I guess everyone has seen this video of Glenn Beck trying to explain Operation Payback to his viewing audience:

[Sorry, I can't find a transcript. I am going to do my best to post transcripts for any video I post; consider it a New Year's resolution.]

The thing that gets me, beyond that Glenn Beck has not heard of D&D, is that the entire narrative framework here is so over-the-top. I mean, just look at the players: Assange (Chaotic Neutral*, and ripped right from the pages of the Millennium Trilogy), Bradley Manning (Lawful Good turned Chaotic Good), 4chan (Chaotic Neutral turning into Chaotic Good before our eyes), and Beck (Lawful Evil. I want to say Chaotic Evil but his utter irrationality is not actually relevant in this particular conflict.) The conflict here is at a global level, a life-and-death struggle, both for individuals and for nations. But at the same time, let's admit it, it's a bit cartoonish, you know?

Meanwhile, just outside the centre of the empire, my life is pretty stable, so it makes reading the news a bit surreal. Everything we conspiracy theorists on the left have speculated was true actually is, everyone is finding out about it, and—like I've always said about the conspiracy narrative—not doing anything about it.

I just read one of those insufferable books about the future (The Pirate's Dilemma by Matt Mason), which seems hilariously outdated less than three years after its publication. It predicts a hypercapitalist libertarian utopia of youth nanocultures that will somehow result in a fairer, more just world. I think the idea of nanocultures has actually come and gone. Meanwhile, I edited a book last weekend that started out as a grim dystopia marked by paranoia and omnipresent surveillance, and it seemed less like a cautionary tale and more like a story about present-day London.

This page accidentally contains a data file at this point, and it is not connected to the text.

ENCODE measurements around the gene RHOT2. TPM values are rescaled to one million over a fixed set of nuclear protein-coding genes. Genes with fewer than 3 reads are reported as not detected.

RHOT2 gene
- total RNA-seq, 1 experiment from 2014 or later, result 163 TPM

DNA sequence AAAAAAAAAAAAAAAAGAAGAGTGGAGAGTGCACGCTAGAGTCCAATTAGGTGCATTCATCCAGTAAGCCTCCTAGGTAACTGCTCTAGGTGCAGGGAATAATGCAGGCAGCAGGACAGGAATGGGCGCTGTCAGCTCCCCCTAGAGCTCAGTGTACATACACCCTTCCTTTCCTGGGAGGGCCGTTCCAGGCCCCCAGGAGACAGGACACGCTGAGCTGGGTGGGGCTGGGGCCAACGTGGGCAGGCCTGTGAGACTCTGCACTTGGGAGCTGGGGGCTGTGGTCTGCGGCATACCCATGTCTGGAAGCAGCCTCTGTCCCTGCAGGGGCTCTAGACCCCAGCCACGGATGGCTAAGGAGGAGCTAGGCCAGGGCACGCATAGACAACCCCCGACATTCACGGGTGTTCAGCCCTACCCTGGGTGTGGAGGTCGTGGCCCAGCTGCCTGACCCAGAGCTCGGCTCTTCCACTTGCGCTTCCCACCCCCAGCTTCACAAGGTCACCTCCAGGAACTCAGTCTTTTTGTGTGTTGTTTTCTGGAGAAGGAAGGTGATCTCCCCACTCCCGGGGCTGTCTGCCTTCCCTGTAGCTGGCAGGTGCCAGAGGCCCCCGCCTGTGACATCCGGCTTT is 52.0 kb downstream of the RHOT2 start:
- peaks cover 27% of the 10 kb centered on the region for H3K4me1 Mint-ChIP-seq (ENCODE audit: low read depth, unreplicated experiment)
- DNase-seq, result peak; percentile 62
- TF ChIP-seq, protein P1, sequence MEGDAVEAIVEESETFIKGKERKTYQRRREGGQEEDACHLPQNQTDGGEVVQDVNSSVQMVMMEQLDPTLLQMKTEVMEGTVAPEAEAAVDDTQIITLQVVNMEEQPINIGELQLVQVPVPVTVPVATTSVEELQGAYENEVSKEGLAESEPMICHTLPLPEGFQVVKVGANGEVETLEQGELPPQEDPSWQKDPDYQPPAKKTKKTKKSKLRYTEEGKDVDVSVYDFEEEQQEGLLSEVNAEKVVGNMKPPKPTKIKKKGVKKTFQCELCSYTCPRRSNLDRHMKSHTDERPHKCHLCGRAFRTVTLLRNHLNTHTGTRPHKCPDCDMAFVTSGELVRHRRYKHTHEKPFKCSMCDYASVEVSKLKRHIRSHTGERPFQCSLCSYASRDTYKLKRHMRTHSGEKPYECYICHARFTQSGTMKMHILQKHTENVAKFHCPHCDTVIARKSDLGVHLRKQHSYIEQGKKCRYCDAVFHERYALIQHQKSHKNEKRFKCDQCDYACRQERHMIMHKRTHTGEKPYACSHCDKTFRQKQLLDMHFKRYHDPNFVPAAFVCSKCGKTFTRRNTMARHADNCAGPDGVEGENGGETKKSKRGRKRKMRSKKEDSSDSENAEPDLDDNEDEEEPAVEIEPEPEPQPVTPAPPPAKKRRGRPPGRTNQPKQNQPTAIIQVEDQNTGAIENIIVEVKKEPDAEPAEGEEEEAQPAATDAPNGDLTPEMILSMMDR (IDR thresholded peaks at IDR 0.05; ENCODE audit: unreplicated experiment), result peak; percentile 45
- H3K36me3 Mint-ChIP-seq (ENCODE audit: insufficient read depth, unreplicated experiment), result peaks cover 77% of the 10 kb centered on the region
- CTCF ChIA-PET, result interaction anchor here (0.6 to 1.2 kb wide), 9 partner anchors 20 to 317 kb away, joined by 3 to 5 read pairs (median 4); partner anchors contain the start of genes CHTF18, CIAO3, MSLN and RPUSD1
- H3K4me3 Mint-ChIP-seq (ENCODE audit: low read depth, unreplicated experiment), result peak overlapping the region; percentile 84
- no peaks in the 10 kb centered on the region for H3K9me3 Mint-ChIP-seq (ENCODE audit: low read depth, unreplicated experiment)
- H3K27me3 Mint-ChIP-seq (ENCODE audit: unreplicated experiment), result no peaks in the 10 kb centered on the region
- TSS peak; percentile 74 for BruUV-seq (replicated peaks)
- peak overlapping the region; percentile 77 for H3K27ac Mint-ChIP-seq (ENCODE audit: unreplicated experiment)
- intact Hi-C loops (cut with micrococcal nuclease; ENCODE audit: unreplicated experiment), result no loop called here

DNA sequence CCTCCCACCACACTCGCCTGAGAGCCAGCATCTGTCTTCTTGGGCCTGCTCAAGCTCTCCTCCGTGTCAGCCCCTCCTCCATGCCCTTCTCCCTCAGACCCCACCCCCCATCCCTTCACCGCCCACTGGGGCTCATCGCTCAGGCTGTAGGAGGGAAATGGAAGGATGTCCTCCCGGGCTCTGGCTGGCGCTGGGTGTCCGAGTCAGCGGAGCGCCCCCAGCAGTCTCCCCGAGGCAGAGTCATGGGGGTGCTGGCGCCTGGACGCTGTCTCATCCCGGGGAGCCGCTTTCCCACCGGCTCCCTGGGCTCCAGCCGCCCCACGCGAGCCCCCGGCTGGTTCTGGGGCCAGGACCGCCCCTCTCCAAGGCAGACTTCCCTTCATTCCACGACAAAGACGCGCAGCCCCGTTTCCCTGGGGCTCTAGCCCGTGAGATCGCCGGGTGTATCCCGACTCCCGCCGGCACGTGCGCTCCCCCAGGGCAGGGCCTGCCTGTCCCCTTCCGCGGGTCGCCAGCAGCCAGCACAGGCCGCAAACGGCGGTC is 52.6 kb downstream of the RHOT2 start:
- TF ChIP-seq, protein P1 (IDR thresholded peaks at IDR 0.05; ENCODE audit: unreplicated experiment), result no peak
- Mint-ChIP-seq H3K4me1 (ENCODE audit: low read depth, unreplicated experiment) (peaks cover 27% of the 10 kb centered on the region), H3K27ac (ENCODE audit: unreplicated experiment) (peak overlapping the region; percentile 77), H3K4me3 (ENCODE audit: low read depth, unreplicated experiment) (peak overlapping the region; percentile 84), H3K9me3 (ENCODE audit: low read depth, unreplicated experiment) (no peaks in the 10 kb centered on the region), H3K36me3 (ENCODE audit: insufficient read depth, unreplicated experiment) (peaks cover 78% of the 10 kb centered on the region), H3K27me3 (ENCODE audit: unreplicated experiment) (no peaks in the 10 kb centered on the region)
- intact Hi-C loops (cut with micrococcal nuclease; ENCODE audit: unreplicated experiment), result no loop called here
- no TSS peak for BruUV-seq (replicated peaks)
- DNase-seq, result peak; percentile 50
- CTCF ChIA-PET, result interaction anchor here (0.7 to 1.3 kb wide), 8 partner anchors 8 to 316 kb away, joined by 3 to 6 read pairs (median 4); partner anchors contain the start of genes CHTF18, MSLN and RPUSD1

The things we thought were kind of silly two years ago are accepted fixtures of reality now. Think of Bruce Schneier's TSA contests; many of the hilarious security measures that readers proposed are now in place in American airports. Howard Beale's sociopathic clone is allowed on TV to rant, and, like his less-colourful fictional counterpart, is ridiculously popular amongst the sorts of people who still watch things on the TV.

Goddamn it, I know I've made this complaint before, but won't someone think of the near-future dystopic fiction writers? We can't write that fast.

* He'd get a promotion to Chaotic Good were it not for the rape accusations. It is totally possible to be a hero in one area and a villain in another. I mean, Gandhi slept naked with 13-year-old girls and was penpals with Hitler.
sabotabby: raccoon anarchy symbol (fridge)
Here's a reason to be vegetarian.

Macrophotography of processed meat.

Warning: Nightmare fuel. No, seriously. It is like the opposite of the mille crêpe in terms of things you would want to stick in your mouth.

(Confidential to [ profile] snarkitysnarks: If you want a homework break, you can check out the macrophotography of insects, if you haven't already.)
sabotabby: raccoon anarchy symbol (doomsday)
[ profile] thegiantkiller posted a sweet apocalyptic music mix, which I happily downloaded.

But, you know, you can never have too much post/apocalyptic music, so without further ado, allow me to present:

Post-Apocalypso: A Spooky October Music Mixtape

Download all 32 songs here!

track list under the cut )
sabotabby: raccoon anarchy symbol (red flag over TO)
They still haven't put many of the garbage cans back.